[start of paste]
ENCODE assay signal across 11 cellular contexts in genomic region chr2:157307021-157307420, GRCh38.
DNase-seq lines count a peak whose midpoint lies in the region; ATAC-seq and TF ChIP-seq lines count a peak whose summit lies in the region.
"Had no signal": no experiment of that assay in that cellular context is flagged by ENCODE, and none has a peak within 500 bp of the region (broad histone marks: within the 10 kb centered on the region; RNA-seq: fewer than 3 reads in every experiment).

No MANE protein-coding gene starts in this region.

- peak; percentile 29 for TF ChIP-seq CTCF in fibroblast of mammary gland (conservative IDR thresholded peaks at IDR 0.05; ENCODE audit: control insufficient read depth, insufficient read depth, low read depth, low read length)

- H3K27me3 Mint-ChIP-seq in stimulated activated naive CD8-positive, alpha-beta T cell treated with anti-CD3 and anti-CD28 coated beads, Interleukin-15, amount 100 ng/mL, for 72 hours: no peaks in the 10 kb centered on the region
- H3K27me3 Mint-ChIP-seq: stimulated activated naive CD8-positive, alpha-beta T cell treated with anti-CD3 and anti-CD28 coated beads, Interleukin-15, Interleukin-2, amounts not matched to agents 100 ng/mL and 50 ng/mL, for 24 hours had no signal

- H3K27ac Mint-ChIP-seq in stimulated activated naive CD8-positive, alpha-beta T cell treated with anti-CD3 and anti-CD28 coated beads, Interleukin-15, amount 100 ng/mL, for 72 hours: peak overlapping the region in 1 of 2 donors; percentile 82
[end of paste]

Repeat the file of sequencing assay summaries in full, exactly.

ENCODE assay signal across 11 cellular contexts in genomic region chr2:157307021-157307420, GRCh38.
DNase-seq lines count a peak whose midpoint lies in the region; ATAC-seq and TF ChIP-seq lines count a peak whose summit lies in the region.
"Had no signal": no experiment of that assay in that cellular context is flagged by ENCODE, and none has a peak within 500 bp of the region (broad histone marks: within the 10 kb centered on the region; RNA-seq: fewer than 3 reads in every experiment).

No MANE protein-coding gene starts in this region.

- peak; percentile 29 for TF ChIP-seq CTCF in fibroblast of mammary gland (conservative IDR thresholded peaks at IDR 0.05; ENCODE audit: control insufficient read depth, insufficient read depth, low read depth, low read length)

- H3K27me3 Mint-ChIP-seq in stimulated activated naive CD8-positive, alpha-beta T cell treated with anti-CD3 and anti-CD28 coated beads, Interleukin-15, amount 100 ng/mL, for 72 hours: no peaks in the 10 kb centered on the region
- H3K27me3 Mint-ChIP-seq: stimulated activated naive CD8-positive, alpha-beta T cell treated with anti-CD3 and anti-CD28 coated beads, Interleukin-15, Interleukin-2, amounts not matched to agents 100 ng/mL and 50 ng/mL, for 24 hours had no signal

- H3K27ac Mint-ChIP-seq in stimulated activated naive CD8-positive, alpha-beta T cell treated with anti-CD3 and anti-CD28 coated beads, Interleukin-15, amount 100 ng/mL, for 72 hours: peak overlapping the region in 1 of 2 donors; percentile 82